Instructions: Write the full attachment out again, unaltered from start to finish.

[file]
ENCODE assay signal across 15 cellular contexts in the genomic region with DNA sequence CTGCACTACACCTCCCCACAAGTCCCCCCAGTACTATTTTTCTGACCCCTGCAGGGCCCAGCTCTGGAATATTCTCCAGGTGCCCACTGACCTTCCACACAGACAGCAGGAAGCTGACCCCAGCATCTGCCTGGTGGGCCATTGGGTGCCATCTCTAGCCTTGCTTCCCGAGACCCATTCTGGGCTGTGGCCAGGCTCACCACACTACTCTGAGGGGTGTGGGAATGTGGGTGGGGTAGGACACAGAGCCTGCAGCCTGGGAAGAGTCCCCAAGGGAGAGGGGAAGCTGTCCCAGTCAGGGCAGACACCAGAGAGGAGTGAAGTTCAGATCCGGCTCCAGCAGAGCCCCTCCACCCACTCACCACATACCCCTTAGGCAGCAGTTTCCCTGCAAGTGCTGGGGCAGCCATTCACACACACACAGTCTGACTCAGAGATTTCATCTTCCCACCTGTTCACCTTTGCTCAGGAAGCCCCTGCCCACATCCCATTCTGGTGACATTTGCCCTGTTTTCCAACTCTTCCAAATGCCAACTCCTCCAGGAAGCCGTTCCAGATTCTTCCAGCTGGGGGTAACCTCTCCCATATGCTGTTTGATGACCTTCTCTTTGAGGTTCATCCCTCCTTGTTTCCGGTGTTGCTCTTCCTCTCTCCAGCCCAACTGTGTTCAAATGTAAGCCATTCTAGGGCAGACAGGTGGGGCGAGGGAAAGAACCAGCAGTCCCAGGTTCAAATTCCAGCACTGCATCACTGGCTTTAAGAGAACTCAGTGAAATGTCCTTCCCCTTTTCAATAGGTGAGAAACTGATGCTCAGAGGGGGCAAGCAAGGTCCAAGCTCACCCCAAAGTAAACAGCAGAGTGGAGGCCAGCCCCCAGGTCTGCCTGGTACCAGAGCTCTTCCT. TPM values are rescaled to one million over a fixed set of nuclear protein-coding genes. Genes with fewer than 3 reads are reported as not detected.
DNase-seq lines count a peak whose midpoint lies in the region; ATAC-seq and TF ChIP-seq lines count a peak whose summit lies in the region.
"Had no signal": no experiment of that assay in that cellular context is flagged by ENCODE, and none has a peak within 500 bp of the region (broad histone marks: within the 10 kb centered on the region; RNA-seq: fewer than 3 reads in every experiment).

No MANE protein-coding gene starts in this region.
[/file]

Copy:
ENCODE assay signal across 15 cellular contexts in the genomic region with DNA sequence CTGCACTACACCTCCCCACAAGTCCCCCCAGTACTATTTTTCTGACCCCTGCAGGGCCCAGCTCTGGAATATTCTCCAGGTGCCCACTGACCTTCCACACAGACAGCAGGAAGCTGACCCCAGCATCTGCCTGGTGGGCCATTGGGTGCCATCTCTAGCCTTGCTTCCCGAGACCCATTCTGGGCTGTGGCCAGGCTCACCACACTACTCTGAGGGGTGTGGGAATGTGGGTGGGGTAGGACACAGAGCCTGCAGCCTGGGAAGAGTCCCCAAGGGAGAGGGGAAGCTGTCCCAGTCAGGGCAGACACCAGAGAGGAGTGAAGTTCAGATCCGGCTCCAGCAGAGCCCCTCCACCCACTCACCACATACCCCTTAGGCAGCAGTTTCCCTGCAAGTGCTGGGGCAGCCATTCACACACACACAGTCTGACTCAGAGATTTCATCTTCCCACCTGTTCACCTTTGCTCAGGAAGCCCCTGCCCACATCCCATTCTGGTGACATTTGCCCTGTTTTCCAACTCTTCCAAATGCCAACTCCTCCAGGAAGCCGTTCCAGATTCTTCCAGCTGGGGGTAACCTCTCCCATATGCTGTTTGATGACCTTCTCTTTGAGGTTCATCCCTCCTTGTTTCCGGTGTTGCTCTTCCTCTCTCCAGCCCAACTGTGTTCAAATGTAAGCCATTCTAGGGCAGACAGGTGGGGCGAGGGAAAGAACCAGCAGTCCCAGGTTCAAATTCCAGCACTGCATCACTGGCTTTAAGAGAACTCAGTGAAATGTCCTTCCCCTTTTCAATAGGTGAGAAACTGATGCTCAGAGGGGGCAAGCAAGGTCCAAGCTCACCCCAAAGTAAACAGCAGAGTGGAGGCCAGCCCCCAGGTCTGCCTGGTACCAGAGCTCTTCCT. TPM values are rescaled to one million over a fixed set of nuclear protein-coding genes. Genes with fewer than 3 reads are reported as not detected.
DNase-seq lines count a peak whose midpoint lies in the region; ATAC-seq and TF ChIP-seq lines count a peak whose summit lies in the region.
"Had no signal": no experiment of that assay in that cellular context is flagged by ENCODE, and none has a peak within 500 bp of the region (broad histone marks: within the 10 kb centered on the region; RNA-seq: fewer than 3 reads in every experiment).

No MANE protein-coding gene starts in this region.